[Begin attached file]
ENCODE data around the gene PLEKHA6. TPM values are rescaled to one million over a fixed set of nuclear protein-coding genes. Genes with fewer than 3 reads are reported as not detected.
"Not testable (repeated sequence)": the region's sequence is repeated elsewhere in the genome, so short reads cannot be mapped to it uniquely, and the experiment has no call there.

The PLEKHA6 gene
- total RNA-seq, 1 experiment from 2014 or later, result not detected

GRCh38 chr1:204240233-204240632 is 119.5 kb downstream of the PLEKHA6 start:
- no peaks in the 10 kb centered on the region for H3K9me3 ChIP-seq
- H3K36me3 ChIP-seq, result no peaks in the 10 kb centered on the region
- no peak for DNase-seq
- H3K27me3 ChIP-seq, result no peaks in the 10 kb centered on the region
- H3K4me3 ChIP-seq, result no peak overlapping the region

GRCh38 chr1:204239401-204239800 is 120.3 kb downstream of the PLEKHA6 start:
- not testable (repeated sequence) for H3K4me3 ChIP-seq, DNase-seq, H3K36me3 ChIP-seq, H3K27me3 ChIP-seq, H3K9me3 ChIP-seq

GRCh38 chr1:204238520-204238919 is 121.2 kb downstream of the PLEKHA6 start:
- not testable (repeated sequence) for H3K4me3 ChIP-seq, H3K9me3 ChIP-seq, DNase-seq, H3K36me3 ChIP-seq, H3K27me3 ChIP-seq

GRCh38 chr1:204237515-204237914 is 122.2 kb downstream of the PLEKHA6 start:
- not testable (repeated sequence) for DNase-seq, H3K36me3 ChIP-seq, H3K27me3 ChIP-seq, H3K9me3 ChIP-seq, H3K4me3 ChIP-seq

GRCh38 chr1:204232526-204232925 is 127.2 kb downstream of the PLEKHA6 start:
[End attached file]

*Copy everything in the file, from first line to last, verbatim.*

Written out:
ENCODE data around the gene PLEKHA6. TPM values are rescaled to one million over a fixed set of nuclear protein-coding genes. Genes with fewer than 3 reads are reported as not detected.
"Not testable (repeated sequence)": the region's sequence is repeated elsewhere in the genome, so short reads cannot be mapped to it uniquely, and the experiment has no call there.

The PLEKHA6 gene
- total RNA-seq, 1 experiment from 2014 or later, result not detected

GRCh38 chr1:204240233-204240632 is 119.5 kb downstream of the PLEKHA6 start:
- no peaks in the 10 kb centered on the region for H3K9me3 ChIP-seq
- H3K36me3 ChIP-seq, result no peaks in the 10 kb centered on the region
- no peak for DNase-seq
- H3K27me3 ChIP-seq, result no peaks in the 10 kb centered on the region
- H3K4me3 ChIP-seq, result no peak overlapping the region

GRCh38 chr1:204239401-204239800 is 120.3 kb downstream of the PLEKHA6 start:
- not testable (repeated sequence) for H3K4me3 ChIP-seq, DNase-seq, H3K36me3 ChIP-seq, H3K27me3 ChIP-seq, H3K9me3 ChIP-seq

GRCh38 chr1:204238520-204238919 is 121.2 kb downstream of the PLEKHA6 start:
- not testable (repeated sequence) for H3K4me3 ChIP-seq, H3K9me3 ChIP-seq, DNase-seq, H3K36me3 ChIP-seq, H3K27me3 ChIP-seq

GRCh38 chr1:204237515-204237914 is 122.2 kb downstream of the PLEKHA6 start:
- not testable (repeated sequence) for DNase-seq, H3K36me3 ChIP-seq, H3K27me3 ChIP-seq, H3K9me3 ChIP-seq, H3K4me3 ChIP-seq

GRCh38 chr1:204232526-204232925 is 127.2 kb downstream of the PLEKHA6 start: